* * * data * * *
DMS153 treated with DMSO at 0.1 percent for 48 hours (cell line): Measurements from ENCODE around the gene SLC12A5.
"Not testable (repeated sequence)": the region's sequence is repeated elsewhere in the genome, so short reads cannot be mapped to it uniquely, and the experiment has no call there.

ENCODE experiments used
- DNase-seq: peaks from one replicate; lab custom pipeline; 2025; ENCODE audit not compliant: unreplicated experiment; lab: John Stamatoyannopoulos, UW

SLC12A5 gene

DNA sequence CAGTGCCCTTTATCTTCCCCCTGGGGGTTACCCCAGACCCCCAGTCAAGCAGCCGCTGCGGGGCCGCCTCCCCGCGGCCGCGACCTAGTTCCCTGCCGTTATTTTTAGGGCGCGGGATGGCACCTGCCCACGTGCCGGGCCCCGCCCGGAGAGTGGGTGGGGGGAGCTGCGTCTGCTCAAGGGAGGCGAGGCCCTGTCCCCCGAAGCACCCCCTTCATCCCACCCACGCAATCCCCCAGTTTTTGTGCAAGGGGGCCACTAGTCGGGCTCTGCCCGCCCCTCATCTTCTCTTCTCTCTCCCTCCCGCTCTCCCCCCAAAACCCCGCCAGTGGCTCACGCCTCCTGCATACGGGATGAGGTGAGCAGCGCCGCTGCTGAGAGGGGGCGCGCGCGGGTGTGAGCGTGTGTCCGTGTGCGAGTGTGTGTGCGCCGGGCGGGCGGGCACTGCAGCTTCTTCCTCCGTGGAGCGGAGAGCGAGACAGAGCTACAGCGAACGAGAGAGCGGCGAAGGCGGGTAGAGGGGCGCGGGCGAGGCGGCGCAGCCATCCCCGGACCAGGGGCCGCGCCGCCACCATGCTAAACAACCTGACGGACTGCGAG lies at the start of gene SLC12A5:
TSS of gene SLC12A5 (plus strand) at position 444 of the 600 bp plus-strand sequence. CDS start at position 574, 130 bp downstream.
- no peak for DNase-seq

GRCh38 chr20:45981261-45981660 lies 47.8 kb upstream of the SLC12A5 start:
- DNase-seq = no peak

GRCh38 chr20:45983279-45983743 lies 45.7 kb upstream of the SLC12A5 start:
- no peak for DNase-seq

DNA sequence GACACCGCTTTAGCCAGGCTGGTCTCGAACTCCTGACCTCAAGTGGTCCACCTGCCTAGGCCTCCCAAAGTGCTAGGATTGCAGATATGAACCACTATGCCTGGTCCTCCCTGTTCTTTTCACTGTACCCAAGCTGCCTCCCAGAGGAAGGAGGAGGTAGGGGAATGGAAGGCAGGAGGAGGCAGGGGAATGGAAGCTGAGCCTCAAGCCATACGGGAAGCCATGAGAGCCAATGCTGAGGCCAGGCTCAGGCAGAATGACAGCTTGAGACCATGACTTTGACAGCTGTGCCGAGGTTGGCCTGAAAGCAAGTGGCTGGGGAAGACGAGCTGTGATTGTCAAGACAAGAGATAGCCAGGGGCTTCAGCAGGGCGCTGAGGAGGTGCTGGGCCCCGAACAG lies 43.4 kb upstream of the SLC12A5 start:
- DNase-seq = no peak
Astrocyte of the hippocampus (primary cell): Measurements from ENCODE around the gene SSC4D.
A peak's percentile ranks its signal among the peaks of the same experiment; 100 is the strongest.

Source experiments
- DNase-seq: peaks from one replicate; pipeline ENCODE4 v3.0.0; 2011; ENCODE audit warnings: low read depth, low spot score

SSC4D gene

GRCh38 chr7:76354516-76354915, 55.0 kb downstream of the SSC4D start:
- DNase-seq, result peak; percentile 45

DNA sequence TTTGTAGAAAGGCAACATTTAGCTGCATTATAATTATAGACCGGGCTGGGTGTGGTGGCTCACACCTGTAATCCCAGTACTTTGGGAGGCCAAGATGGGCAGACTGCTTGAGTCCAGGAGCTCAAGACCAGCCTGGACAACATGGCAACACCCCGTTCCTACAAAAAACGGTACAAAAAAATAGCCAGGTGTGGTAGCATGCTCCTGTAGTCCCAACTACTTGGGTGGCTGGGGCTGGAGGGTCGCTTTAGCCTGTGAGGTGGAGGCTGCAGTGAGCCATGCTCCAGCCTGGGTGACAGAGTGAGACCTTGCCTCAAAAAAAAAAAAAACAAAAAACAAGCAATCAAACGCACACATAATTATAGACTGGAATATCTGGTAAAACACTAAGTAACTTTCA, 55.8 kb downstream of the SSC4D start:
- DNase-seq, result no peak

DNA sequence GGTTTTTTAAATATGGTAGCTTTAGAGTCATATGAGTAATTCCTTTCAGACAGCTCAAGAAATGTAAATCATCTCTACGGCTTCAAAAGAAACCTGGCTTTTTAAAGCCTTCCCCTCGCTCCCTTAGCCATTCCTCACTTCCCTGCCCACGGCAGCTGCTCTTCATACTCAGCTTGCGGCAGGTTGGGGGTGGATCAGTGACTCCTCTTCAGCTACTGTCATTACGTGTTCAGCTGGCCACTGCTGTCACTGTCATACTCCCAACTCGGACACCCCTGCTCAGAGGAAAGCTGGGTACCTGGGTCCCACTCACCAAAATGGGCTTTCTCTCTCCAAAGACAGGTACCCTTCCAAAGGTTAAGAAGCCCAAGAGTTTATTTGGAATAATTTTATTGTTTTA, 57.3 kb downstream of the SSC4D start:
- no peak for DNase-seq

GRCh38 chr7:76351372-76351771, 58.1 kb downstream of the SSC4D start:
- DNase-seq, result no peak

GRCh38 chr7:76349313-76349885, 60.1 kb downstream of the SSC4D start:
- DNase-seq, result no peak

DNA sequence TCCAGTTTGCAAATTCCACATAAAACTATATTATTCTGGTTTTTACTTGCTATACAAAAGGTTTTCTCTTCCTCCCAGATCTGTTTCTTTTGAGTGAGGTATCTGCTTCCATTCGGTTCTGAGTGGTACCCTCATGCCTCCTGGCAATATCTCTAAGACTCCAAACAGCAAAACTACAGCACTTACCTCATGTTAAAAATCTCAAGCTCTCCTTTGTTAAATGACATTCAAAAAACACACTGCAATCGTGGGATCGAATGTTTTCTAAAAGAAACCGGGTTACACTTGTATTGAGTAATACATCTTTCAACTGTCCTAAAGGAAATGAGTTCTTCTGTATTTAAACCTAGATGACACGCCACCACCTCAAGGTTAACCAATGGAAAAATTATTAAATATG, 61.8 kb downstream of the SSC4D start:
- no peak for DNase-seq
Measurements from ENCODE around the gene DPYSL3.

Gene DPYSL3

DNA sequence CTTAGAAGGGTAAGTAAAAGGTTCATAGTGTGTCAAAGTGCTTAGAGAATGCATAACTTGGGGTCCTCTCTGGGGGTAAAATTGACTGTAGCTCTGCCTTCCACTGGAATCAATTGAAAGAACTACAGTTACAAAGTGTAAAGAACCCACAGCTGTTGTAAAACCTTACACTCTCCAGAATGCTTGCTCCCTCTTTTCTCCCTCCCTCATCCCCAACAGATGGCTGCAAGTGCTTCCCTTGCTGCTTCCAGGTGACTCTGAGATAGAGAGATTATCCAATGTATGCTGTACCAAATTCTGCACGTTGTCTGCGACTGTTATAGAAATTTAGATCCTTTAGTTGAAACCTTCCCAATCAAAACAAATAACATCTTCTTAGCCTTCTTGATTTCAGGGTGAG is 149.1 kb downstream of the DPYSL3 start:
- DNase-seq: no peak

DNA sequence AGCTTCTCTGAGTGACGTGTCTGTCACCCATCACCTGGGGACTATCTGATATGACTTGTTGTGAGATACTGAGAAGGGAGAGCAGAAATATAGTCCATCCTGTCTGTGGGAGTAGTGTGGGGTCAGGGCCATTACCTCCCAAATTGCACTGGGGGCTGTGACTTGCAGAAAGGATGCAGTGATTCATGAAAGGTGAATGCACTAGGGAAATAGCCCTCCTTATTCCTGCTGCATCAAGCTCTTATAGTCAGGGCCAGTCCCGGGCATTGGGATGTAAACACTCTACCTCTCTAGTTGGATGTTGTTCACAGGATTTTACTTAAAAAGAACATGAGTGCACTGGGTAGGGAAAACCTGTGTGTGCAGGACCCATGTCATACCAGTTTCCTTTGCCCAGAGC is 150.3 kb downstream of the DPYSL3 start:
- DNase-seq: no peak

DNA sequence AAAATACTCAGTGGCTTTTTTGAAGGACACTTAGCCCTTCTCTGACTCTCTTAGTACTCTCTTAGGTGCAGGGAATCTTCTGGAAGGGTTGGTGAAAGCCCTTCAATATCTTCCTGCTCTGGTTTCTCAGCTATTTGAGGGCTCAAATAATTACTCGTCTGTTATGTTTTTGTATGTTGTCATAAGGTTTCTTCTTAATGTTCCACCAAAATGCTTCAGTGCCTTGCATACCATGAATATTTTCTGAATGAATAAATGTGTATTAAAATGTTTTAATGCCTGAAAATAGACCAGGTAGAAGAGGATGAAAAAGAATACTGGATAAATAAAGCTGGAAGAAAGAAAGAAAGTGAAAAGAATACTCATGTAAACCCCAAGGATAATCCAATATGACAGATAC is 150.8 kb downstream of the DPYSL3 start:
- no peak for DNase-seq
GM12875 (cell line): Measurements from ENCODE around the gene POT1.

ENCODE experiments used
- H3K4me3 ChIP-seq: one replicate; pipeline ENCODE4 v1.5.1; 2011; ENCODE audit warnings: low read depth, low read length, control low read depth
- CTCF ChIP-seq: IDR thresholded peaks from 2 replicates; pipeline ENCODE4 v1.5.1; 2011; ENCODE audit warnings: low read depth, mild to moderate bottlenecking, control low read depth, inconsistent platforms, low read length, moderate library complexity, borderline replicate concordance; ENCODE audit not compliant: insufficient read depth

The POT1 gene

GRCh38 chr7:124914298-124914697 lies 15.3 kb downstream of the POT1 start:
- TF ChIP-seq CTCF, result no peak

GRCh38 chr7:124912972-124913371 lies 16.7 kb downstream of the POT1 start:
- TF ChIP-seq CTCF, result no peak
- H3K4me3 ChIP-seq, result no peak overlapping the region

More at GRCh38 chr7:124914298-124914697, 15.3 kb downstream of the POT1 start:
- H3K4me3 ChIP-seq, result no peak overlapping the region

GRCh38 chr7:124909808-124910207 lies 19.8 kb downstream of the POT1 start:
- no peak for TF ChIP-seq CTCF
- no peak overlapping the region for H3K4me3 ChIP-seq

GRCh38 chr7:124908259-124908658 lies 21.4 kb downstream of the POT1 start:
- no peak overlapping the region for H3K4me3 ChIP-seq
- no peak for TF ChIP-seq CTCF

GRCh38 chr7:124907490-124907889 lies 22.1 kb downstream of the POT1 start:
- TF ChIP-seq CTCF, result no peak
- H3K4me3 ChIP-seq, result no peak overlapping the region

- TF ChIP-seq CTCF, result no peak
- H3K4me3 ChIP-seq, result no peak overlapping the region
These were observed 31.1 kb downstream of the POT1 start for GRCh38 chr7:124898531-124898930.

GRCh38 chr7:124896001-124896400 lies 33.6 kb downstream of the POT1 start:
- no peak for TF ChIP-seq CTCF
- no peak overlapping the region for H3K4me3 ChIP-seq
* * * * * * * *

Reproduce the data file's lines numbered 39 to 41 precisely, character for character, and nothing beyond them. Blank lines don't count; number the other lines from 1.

- no peak for DNase-seq
GM12875 (cell line): Measurements from ENCODE around the gene POT1.

ENCODE experiments used